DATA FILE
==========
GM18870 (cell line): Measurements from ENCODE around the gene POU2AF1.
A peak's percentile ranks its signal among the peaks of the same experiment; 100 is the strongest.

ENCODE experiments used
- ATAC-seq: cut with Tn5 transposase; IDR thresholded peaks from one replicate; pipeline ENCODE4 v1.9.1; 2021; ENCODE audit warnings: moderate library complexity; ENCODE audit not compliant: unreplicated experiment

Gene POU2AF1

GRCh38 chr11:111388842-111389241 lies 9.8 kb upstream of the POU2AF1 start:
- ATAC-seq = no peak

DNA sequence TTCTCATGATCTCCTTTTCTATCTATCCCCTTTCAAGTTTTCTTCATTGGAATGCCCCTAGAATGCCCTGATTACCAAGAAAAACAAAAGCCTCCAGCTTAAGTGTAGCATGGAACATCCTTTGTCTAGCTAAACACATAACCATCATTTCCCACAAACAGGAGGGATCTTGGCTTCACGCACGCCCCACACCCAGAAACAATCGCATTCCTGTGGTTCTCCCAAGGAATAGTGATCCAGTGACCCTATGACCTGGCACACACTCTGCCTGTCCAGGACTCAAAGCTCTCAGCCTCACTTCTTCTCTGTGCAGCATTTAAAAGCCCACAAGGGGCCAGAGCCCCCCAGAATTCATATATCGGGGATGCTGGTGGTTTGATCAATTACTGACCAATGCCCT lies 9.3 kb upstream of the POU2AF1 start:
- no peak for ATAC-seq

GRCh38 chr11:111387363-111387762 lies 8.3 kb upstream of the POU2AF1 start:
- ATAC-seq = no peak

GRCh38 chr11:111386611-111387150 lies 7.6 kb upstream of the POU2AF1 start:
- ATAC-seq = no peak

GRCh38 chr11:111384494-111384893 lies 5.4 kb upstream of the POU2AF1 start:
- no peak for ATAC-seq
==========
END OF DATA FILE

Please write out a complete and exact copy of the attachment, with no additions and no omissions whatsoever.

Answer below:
GM18870 (cell line): Measurements from ENCODE around the gene POU2AF1.
A peak's percentile ranks its signal among the peaks of the same experiment; 100 is the strongest.

ENCODE experiments used
- ATAC-seq: cut with Tn5 transposase; IDR thresholded peaks from one replicate; pipeline ENCODE4 v1.9.1; 2021; ENCODE audit warnings: moderate library complexity; ENCODE audit not compliant: unreplicated experiment

Gene POU2AF1

GRCh38 chr11:111388842-111389241 lies 9.8 kb upstream of the POU2AF1 start:
- ATAC-seq = no peak

DNA sequence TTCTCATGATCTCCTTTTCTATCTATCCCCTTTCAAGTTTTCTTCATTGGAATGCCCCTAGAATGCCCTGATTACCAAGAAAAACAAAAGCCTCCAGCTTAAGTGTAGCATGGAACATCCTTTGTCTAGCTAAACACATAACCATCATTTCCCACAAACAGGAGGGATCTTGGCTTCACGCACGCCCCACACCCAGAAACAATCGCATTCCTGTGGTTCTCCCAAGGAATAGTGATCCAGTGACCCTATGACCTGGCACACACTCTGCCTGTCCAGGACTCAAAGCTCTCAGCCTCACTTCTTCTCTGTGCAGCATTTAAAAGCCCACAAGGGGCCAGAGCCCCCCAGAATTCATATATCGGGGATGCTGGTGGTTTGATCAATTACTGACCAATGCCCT lies 9.3 kb upstream of the POU2AF1 start:
- no peak for ATAC-seq

GRCh38 chr11:111387363-111387762 lies 8.3 kb upstream of the POU2AF1 start:
- ATAC-seq = no peak

GRCh38 chr11:111386611-111387150 lies 7.6 kb upstream of the POU2AF1 start:
- ATAC-seq = no peak

GRCh38 chr11:111384494-111384893 lies 5.4 kb upstream of the POU2AF1 start:
- no peak for ATAC-seq